CD Reviews
Review of Celia Evans' album,

By Mark Erelli

The title says it all. Infusion is as comforting and restorative as a warm cup of tea steeping in your favorite mug on a raw autumn day. Songs celebrating simple pleasures and the oft-overlooked fleeting moments of beauty in everyday life, all sung in a clear and inviting voice. Infusion is a little shot of refuge, at a time when it is sorely needed.

Review of Celia Evans' album,

By Canis LaTrans

On The Road, Celia Evans sheds her skin as merely an "Adirondack Singer/Songwriter." Her lyrics speak to universal observations and emotions. These twelve postcards from the Road of Life touch on philosophy, romance, and child rearing, with a healthy dose of nature sprinkled in. The backing musicianship alone is worth the price of the album. Mandolin, fiddle, banjo, dobro, and even dulcimer and flute will appeal to all fans of acoustic music. Catchy word plays and thought provoking phrases set to diverse and enchanting melodies.

Review of Celia Evans' album,

By Keith Gorgas (October 2010)

From the first guitar strums of Comin' Home to Me to the closing yodels of Great North Woods Cowboy, Adirondack singer/songwriter Celia Evansí new CD Hardwood is a masterpiece of beauty and grace. There isn't a weak link among the 12 offerings included on the disk. Evans' songwriting is homey and catching; lyrics touch on family, love, history, and the wonders of nature, especially the Adirondack waters and landscape. Her crystal clear voice, buoyed by exquisite harmonies and solid backing musicianship, makes the album a must listen for anyone who enjoys heartfelt folk music.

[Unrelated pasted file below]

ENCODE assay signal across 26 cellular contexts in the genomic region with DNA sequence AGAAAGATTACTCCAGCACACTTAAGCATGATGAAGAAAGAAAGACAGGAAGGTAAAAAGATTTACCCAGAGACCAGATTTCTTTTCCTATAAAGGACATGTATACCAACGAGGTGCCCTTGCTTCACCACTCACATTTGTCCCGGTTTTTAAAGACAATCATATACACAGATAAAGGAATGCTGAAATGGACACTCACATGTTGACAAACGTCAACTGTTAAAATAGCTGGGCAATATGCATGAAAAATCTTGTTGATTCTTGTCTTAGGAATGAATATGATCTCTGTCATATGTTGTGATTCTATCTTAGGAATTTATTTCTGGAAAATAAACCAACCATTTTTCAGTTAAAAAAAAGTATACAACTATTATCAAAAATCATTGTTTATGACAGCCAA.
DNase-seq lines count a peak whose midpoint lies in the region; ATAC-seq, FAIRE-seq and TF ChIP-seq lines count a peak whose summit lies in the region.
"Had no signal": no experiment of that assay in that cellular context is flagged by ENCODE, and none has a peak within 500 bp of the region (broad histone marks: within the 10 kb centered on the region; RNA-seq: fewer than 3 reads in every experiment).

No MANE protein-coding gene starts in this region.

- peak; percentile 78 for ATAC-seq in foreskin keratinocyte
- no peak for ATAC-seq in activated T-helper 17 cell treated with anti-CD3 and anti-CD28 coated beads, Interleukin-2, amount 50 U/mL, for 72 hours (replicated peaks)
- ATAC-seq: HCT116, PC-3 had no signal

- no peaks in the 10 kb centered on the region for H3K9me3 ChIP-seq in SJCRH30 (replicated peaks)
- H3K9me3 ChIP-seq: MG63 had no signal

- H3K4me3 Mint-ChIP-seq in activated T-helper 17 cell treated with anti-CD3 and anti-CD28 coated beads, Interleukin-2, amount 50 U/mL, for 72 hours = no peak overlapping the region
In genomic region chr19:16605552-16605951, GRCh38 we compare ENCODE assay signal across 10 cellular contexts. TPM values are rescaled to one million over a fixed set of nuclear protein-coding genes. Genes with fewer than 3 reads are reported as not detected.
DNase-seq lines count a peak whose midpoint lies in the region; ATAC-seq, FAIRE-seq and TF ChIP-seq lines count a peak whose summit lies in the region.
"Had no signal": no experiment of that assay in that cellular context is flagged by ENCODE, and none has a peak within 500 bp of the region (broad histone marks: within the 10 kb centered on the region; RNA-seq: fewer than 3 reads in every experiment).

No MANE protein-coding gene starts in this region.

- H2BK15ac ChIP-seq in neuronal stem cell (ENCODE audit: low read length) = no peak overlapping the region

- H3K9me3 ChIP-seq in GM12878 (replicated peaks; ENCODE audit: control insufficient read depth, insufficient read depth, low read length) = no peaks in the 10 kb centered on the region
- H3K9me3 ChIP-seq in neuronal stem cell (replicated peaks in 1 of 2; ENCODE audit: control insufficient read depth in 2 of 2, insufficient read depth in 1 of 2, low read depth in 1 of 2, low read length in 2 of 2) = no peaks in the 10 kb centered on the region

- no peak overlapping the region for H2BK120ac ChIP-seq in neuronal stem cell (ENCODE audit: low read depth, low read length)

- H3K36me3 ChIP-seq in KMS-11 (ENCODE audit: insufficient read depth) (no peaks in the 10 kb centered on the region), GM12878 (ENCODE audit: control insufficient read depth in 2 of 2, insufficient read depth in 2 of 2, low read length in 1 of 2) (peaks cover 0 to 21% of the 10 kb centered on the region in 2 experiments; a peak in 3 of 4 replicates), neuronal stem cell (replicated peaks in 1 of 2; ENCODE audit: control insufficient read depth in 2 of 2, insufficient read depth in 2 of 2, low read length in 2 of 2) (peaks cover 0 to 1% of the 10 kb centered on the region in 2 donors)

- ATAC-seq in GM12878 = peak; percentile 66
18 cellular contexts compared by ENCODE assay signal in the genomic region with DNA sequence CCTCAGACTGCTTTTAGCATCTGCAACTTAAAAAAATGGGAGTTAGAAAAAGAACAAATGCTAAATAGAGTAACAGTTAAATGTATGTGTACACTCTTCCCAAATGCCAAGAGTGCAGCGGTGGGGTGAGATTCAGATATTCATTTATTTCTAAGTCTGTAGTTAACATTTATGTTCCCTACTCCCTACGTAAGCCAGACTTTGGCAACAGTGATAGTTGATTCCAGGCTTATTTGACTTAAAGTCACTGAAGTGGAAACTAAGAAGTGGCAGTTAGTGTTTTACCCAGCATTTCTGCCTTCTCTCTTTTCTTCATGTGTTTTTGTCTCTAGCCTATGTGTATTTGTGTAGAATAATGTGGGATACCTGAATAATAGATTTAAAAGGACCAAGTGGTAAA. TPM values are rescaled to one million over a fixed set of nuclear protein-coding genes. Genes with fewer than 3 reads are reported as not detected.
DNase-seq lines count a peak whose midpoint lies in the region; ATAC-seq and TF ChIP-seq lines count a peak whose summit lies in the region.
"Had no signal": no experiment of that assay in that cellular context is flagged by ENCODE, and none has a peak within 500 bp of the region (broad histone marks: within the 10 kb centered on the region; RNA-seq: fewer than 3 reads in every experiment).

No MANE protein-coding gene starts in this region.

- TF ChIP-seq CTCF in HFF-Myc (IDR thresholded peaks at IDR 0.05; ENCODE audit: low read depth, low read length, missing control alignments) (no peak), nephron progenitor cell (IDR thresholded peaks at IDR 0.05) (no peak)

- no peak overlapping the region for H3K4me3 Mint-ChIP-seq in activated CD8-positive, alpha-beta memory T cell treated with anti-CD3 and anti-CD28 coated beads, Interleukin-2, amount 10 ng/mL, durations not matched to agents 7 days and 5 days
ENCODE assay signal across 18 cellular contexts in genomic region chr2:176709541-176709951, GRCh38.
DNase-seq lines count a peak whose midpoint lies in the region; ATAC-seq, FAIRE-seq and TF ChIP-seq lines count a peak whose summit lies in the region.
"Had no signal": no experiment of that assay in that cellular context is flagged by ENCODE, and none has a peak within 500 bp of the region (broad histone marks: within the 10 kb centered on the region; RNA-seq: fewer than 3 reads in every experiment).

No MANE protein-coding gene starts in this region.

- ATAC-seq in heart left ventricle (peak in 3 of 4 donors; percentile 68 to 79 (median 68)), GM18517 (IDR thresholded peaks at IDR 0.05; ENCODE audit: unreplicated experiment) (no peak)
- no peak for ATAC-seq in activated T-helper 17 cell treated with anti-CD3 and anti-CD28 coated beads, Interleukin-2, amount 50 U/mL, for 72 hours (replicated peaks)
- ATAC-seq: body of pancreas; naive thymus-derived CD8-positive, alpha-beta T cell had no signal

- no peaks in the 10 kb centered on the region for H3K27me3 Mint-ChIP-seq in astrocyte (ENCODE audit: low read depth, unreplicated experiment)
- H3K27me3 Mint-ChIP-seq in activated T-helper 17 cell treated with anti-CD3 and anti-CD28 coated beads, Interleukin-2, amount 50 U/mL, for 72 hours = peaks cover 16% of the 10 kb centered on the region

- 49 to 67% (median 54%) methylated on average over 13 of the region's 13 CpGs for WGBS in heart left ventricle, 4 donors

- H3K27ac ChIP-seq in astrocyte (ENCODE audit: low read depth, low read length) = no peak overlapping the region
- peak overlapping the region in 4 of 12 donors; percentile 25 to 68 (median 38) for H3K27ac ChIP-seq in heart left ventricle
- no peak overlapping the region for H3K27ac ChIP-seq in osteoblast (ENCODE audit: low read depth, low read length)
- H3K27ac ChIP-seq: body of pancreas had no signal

Throughout the recording, the rhythm section of bassist George Viscome and Buzzy Rickard gently keep time, while guest artists like Roy Hurd, Jamie Savage, and a handful of others add interesting color to the various numbers. Particularly noteworthy are Daun Reuter's feather light mandolin line on the inquisitiveve Eva, and Georgie Rickard's soulful fiddle on the bittersweet Hardwood. Mother's Son paints a stirring portrait of young warrior heading back into combat - a tribute to the 10th Mountain Division from the viewpoint of an observer who's a dove rather than a hawk. Hard Habit To Break and Photographic Flair display the artist's pop sensitivity, and Jamie Savage's guitar lines are simply catchy.

As a whole, Hardwood is a collection of tasty chestnuts--a real treat for the listener. Here's hoping there is more of the same coming from one of the real gems of the Adirondack folk music scene, Celia Evans.
To order this CD online, go to CD Baby, or send a check for $15 payable to Celia Evans and mail to:

Celia Evans
P.O. Box 161
Paul Smiths, NY 12970